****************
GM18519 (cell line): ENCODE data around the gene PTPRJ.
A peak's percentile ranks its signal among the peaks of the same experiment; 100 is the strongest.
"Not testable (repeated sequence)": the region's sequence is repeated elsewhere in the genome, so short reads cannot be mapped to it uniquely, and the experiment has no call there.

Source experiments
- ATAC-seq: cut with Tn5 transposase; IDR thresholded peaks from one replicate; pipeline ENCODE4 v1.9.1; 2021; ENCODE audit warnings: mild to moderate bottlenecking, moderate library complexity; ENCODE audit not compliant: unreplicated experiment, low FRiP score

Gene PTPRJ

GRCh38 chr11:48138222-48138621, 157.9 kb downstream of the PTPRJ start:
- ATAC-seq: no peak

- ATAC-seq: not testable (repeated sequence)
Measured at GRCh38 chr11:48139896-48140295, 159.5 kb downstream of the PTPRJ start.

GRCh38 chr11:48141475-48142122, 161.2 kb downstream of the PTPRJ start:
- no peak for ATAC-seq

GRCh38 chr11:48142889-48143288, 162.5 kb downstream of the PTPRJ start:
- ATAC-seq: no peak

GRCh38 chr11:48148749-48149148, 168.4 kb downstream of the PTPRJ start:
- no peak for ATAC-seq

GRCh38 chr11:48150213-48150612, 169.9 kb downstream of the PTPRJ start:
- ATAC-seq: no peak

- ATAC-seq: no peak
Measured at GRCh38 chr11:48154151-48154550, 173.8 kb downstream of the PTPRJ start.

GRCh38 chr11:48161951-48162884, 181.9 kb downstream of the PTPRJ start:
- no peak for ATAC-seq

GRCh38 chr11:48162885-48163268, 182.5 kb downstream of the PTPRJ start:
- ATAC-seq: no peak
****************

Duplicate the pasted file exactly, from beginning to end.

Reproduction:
GM18519 (cell line): ENCODE data around the gene PTPRJ.
A peak's percentile ranks its signal among the peaks of the same experiment; 100 is the strongest.
"Not testable (repeated sequence)": the region's sequence is repeated elsewhere in the genome, so short reads cannot be mapped to it uniquely, and the experiment has no call there.

Source experiments
- ATAC-seq: cut with Tn5 transposase; IDR thresholded peaks from one replicate; pipeline ENCODE4 v1.9.1; 2021; ENCODE audit warnings: mild to moderate bottlenecking, moderate library complexity; ENCODE audit not compliant: unreplicated experiment, low FRiP score

Gene PTPRJ

GRCh38 chr11:48138222-48138621, 157.9 kb downstream of the PTPRJ start:
- ATAC-seq: no peak

- ATAC-seq: not testable (repeated sequence)
Measured at GRCh38 chr11:48139896-48140295, 159.5 kb downstream of the PTPRJ start.

GRCh38 chr11:48141475-48142122, 161.2 kb downstream of the PTPRJ start:
- no peak for ATAC-seq

GRCh38 chr11:48142889-48143288, 162.5 kb downstream of the PTPRJ start:
- ATAC-seq: no peak

GRCh38 chr11:48148749-48149148, 168.4 kb downstream of the PTPRJ start:
- no peak for ATAC-seq

GRCh38 chr11:48150213-48150612, 169.9 kb downstream of the PTPRJ start:
- ATAC-seq: no peak

- ATAC-seq: no peak
Measured at GRCh38 chr11:48154151-48154550, 173.8 kb downstream of the PTPRJ start.

GRCh38 chr11:48161951-48162884, 181.9 kb downstream of the PTPRJ start:
- no peak for ATAC-seq

GRCh38 chr11:48162885-48163268, 182.5 kb downstream of the PTPRJ start:
- ATAC-seq: no peak